Port and chocolate seminar in Vail Friday
Like the often-abhored Brussel sprouts, port wine has an undeserved bad rap.Sometimes people who haven’t so much as sipped it, turn their noses up at the offer, assuming they don’t like it.For Paul Mugnier, the vice president of sales and marketing for Premium Port Wines, the key word is “undeserved.””Port has the undeserved reputation of being a sweet, sticky, kind of cloying dessert wine, when actually port wine has a lot more complexity and acidity than people think it has,” he said.Mugnier is hosting a Taste of Vail seminar today on port and chocolate. So if the port doesn’t draw you in, maybe the promise of cacao will. “There’s no better way to taste port than with fantastic chocolate, side by side,” said Mugnier, who has attended the Taste of Vail for the past five years, he said. The seminar takes place at The Manor Vail Lodge and starts at 4 p.m. Mungier is bringing BRIX chocolates to serve alongside two ports and two tawnies from Dow’s, one of the offerings in the Premium Port Wines portfolio. Founded in 1798, Dow’s has been producing ports for over two centuries in Portugal’s Douro Valley. “The current fashionable taste with consumers has moved towards wines that are a little sweeter,” Mugnier said. “Look at the success of moscato and other sweeter red wines; people should definitely give port a taste.”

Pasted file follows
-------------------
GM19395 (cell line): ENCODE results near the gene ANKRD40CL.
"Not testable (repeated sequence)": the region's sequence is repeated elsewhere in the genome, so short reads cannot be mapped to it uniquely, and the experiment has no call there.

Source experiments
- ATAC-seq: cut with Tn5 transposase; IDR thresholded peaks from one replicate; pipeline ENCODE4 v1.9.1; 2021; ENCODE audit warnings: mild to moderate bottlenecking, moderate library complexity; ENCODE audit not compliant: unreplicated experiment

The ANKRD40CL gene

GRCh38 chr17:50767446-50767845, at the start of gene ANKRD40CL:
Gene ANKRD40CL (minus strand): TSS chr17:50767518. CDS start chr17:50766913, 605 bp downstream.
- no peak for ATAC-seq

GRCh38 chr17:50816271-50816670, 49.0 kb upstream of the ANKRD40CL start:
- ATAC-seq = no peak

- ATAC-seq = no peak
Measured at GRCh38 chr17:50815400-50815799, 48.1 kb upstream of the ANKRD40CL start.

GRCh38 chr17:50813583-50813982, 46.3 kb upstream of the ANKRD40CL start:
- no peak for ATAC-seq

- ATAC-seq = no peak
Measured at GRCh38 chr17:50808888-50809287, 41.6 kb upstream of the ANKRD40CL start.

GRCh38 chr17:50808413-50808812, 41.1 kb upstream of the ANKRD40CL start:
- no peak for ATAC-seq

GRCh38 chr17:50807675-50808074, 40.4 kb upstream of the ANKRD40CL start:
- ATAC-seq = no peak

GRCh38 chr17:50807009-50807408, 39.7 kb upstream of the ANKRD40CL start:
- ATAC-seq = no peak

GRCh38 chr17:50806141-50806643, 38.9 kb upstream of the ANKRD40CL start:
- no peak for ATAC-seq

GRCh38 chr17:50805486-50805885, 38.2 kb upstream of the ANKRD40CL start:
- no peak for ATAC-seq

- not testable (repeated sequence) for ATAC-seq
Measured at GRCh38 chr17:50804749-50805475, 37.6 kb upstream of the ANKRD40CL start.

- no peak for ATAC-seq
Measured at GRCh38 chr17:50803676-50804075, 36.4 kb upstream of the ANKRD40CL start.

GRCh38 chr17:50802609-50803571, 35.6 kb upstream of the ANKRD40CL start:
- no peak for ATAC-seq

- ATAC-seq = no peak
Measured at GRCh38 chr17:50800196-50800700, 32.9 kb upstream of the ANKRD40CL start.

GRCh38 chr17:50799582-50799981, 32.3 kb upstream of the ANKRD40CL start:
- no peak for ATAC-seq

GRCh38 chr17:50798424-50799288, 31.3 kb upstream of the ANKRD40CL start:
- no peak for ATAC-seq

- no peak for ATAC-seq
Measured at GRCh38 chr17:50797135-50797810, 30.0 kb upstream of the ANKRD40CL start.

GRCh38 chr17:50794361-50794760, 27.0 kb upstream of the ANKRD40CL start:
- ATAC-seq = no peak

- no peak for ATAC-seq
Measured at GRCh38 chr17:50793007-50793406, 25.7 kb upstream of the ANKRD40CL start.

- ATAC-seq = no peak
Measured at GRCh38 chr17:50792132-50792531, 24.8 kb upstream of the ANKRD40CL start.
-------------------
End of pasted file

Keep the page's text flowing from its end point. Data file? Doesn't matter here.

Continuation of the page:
Port is a natural match for chocolate, he said. “There’s a big affinity between the tannins you find in chocolate and the tannins you find in wine,” Mugnier said. The chocolates attendees will nosh on today are special, however. Called BRIX, it’s the first chocolate specifically blended to complement wine. “Wine has a certain level of acidity for sure, these chocolates are made to accomodate that,” he said. Attendees will try the BRIX milk chocolate, which is lighter in color and therefore cacao content, with the tawny ports, which have spent significantly more time in the barrel, like 10 and 20 years.”The tawny ports have a vanilla caramel, rum sugar kind of flavor to them that goes great with milk chocolate,” he said.The dark chocolate will be paired alongside the ruby ports.”The higher level of cacao and fruit flavors in the dark chocolate complements the ruby ports fantastically,” he said. “The ruby port spends less time in the barrel, therefore it has much more dark cherry, blackberry, fruit flavor to them.”The last place Mugnier gave this seminar was at the Boca Raton Wine and Food Festival in South Florida. “It was great. One hundred and fifty people were there – it was really well attended. It’s very funny, you could split the room in half -half of the people prefer tawny port, therefore the milk chocolate, and the other half prefer the ruby port and the dark chocolate.”In general, Mugnier thinks American’s taste buds are going towards darker chocolates these days. “It helps when doctors tell you it’s good for you,” he said. “They say the chemicals in red wine and dark chocolate are good for you, so why not have a bar of chocolate and glass of wine?”High Life Editor Caramie Schnell can be reached at 970-748-2984 or firstname.lastname@example.org.
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